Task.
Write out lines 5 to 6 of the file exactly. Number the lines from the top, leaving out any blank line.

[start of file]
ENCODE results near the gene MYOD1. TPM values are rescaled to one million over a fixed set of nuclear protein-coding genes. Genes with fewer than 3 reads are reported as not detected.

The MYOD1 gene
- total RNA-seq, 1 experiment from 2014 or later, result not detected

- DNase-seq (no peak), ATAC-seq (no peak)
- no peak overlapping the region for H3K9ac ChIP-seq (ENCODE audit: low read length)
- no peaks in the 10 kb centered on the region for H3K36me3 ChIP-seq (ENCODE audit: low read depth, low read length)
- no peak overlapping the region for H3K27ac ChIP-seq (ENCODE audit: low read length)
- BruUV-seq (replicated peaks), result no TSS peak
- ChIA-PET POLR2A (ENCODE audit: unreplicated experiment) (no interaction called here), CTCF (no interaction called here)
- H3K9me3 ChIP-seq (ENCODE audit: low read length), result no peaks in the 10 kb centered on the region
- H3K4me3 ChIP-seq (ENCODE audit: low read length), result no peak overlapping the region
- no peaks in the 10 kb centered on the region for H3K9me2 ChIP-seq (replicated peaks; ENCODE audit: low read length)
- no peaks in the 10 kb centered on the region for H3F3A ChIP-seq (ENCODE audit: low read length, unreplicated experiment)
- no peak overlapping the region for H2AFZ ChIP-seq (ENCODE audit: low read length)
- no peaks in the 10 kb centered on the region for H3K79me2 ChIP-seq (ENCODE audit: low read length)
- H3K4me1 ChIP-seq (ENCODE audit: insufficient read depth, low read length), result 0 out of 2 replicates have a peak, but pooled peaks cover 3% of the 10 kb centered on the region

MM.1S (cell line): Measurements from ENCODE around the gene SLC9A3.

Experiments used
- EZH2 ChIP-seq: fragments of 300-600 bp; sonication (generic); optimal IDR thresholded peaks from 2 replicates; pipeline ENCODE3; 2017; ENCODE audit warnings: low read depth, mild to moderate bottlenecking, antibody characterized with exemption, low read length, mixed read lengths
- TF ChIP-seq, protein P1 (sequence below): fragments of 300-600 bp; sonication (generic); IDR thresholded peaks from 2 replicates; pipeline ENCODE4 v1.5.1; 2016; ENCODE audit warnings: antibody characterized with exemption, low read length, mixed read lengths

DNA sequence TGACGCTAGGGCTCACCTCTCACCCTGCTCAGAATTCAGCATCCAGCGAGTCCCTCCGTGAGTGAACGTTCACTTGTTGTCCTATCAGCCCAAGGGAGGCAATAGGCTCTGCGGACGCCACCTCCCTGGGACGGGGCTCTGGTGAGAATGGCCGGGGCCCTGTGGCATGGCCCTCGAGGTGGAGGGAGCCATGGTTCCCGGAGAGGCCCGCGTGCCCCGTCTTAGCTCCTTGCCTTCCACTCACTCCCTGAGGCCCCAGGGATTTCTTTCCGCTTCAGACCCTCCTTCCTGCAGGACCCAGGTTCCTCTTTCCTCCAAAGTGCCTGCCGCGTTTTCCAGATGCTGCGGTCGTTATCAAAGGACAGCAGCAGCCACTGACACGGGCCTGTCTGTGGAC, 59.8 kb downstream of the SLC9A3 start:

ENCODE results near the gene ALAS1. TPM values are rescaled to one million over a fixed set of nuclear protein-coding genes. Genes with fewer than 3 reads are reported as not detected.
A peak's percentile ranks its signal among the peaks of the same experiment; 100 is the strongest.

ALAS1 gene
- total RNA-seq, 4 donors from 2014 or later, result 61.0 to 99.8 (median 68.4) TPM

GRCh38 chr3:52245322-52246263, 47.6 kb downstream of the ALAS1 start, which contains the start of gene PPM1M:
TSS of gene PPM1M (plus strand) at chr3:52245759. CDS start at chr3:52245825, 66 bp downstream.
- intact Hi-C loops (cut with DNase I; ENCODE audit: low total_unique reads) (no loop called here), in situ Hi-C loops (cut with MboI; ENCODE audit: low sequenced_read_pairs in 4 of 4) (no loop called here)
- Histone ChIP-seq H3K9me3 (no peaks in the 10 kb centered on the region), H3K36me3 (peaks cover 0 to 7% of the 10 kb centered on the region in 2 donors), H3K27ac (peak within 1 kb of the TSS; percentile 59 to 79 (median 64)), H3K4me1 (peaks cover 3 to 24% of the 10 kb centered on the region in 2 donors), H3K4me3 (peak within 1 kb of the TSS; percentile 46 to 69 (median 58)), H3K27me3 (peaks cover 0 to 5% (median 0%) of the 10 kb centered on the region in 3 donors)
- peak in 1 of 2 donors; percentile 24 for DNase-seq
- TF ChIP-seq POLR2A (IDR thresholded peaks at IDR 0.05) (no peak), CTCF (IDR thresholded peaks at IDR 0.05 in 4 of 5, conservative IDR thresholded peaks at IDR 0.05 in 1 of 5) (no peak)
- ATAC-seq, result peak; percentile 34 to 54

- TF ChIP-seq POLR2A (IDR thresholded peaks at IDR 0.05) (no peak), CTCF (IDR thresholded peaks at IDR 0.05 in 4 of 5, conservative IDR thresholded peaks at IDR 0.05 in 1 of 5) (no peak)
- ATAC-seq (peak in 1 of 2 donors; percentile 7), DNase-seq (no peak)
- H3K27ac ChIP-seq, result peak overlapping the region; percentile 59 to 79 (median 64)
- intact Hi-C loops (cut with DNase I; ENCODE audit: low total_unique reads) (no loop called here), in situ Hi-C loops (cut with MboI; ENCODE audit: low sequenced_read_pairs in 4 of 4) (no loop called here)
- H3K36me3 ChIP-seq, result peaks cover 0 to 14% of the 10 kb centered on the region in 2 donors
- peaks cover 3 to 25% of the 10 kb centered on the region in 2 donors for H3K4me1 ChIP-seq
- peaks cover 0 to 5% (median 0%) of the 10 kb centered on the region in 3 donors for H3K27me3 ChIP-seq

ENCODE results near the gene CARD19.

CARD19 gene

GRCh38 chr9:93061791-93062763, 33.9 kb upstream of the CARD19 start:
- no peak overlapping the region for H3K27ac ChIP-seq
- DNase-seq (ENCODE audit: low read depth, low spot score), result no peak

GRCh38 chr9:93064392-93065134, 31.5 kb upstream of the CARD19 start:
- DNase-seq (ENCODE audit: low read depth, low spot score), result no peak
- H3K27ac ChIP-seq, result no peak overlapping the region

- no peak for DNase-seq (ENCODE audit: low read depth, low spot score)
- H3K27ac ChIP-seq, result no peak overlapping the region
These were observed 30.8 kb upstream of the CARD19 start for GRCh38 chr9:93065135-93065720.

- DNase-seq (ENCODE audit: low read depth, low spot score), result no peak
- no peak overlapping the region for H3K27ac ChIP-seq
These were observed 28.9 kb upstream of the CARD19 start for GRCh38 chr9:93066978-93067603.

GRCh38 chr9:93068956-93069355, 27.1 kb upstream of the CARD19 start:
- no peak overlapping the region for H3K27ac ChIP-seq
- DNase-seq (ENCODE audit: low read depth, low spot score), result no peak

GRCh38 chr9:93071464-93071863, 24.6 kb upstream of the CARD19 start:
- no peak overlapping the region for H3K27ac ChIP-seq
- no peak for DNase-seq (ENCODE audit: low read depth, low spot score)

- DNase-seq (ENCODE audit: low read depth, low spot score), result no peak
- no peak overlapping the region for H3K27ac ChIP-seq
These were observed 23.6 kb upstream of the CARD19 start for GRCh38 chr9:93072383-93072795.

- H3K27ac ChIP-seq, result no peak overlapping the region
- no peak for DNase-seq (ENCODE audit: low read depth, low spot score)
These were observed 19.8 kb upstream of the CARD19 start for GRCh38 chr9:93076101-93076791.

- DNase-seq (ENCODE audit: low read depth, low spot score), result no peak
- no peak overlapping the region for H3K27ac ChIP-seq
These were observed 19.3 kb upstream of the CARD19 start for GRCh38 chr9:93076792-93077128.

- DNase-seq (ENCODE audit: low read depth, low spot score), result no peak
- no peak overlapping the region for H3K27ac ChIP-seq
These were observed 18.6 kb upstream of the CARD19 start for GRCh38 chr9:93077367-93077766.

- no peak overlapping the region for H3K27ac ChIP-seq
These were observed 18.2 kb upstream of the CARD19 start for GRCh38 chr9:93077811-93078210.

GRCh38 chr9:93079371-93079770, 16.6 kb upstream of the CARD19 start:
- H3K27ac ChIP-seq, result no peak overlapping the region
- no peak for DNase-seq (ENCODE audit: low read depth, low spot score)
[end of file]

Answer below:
- no peak overlapping the region for H3K9ac ChIP-seq (ENCODE audit: low read length)
- no peaks in the 10 kb centered on the region for H3K36me3 ChIP-seq (ENCODE audit: low read depth, low read length)